Wednesday, May 27, 2009

Really? reports that Alan Grayson (D-Fl) is introducing a bill that would mandate paid vacation time in an effort to "stimulate" the economy. Is he serious?

Sure more happier, rested employees are more productive, but where does the government get off MANDATING this? Paid time off should be a perk at the discretion of the company offering it, because that's what it INCENTIVE to work better, not an ENTITLEMENT. Where did our country go wrong that we feel that we are entitled to being paid for time we are not actually working??

As far as stimulating the economy, what a great way to help companies keep afloat...force them to pay all their employees a week's wages and get no productivity from those dollars spent. Great formula for success. Hey why not pay me for each hour I sleep per night? That would ensure I'm fully rested and will be more productive at work.

It should be up to individual companies whether or not they can afford the perk of paid time off. They know better than anyone if they can afford it, and it should be up to them whether or not they want to provide paid time off. If you don't like it, don't go work there...0r maybe work for a living instead of feeling you should get paid for time you don't work.

Mr. Grayson should get himself out of the unions' pockets and come back to the real world and hang out with the rest of us hard-working blue collar Americans.


caheidelberger said...

Sorry, I couldn't find a contact button, so I'll ask here: reading your profile, I see the boilerplate about kicking your way through the "liberal mire that has become the American College Campus." Um, you go to SDSU, right? I'm an alum (1994)—do you really believe that our university, governed now by a member of Monsanto's corporate board, is a bastion of unchecked liberalism? I might recommend decoupling from the Limbaugh rhetoric (as I did after my years at SDSU) and giving more consideration to local reality.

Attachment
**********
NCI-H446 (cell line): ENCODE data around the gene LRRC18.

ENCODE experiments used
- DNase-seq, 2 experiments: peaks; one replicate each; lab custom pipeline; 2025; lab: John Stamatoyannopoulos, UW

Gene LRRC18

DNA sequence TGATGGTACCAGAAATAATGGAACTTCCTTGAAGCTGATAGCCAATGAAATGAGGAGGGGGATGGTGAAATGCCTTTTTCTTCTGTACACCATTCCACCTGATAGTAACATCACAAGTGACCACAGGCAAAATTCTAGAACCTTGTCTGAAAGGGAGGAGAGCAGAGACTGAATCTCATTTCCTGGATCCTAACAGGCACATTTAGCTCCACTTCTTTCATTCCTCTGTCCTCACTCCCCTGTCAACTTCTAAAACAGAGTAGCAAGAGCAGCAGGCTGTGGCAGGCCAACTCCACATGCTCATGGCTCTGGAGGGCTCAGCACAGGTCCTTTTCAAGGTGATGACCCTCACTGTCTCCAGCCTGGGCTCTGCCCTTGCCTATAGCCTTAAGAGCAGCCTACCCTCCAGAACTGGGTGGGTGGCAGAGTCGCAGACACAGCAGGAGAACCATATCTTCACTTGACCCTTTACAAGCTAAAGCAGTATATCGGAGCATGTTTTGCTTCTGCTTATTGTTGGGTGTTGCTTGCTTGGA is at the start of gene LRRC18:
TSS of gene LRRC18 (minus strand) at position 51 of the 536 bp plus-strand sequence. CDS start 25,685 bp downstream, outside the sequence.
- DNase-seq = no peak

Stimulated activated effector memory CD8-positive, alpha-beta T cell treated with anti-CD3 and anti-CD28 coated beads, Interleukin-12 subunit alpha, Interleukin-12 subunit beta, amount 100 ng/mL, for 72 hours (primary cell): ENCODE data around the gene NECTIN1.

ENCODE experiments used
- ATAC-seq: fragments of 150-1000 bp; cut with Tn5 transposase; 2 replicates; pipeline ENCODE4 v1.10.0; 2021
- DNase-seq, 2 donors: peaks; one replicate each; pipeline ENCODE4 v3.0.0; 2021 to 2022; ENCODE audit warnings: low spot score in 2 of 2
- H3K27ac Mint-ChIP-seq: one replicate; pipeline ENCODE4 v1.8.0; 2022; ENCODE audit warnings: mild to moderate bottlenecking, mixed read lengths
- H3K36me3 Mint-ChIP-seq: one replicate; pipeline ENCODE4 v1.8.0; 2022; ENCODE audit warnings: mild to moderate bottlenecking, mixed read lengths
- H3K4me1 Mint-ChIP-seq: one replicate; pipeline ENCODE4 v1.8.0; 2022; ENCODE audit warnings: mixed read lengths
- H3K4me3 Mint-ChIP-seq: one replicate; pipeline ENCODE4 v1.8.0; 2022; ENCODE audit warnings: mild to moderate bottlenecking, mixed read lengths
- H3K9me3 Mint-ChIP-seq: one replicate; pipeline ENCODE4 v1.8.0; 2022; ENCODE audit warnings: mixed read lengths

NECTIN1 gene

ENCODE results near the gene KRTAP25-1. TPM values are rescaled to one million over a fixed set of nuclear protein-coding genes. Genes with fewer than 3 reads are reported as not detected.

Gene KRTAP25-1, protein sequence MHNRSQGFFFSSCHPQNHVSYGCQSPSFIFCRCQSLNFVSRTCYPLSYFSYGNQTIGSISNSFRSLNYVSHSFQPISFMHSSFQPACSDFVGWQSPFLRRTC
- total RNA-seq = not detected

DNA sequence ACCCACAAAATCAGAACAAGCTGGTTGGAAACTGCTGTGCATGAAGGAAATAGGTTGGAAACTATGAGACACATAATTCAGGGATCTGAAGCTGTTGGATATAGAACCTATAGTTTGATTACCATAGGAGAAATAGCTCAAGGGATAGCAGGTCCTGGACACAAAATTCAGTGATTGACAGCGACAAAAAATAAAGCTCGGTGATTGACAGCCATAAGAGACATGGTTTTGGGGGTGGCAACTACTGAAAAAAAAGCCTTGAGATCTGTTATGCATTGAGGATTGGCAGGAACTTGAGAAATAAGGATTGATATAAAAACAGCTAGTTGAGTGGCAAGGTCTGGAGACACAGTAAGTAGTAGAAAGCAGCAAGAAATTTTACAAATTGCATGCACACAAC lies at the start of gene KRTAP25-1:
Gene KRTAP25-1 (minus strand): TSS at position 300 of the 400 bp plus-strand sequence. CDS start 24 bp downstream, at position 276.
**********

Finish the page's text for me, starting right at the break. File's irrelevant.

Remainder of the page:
Brandon said...

I wouldn't say it's unchecked, not in a blatant sense. But you have to distinguish between the people in charge and the professors, particularly tenured professors, most of which are decidedly liberal. In classes, a large majority of students do not care at all about politics, current events, etc. When professors just throw out some liberal idea or suggestion, lots of students just take it as taught fact rather than disputing it or offering an alternative point of view.

I've had some great liberal professors, mind you. Robert Burns was a great prof...he was liberal, to be sure, but he was very fair and looked at both sides...which is what education should be.

Even better was my Composition II instructor, Michael Hauge. All of our readings, papers, discussions etc. were about politically charged topics. Conservative/liberal/moderate/environmentalist/family values topics. Whatever it was, I could not tell what his opinions were, and I look for these things! He was pushing no agenda, and we had some great discussions in that class. To this day, I couldn't tell you how he leans...which is, how I believe, education should be...the marketplace of ideas--all ideas, and not a passive indoctrination. One of my favorite quotes, and I have it posted on my Facebook favorite quotes is from John Stuart Mill:

"But the peculiar evil of silencing the expression of an opinion is that it is robbing the human race, posterity as well as the existing generations; those who dissent from the opinion still more than those who hold it. If the opinion is right, they are deprived of the opportunity of exchanging error for truth; if wrong, they lose what is almost as great a benefit; the clearer perception and livelier impression of truth, produced by its collision with error."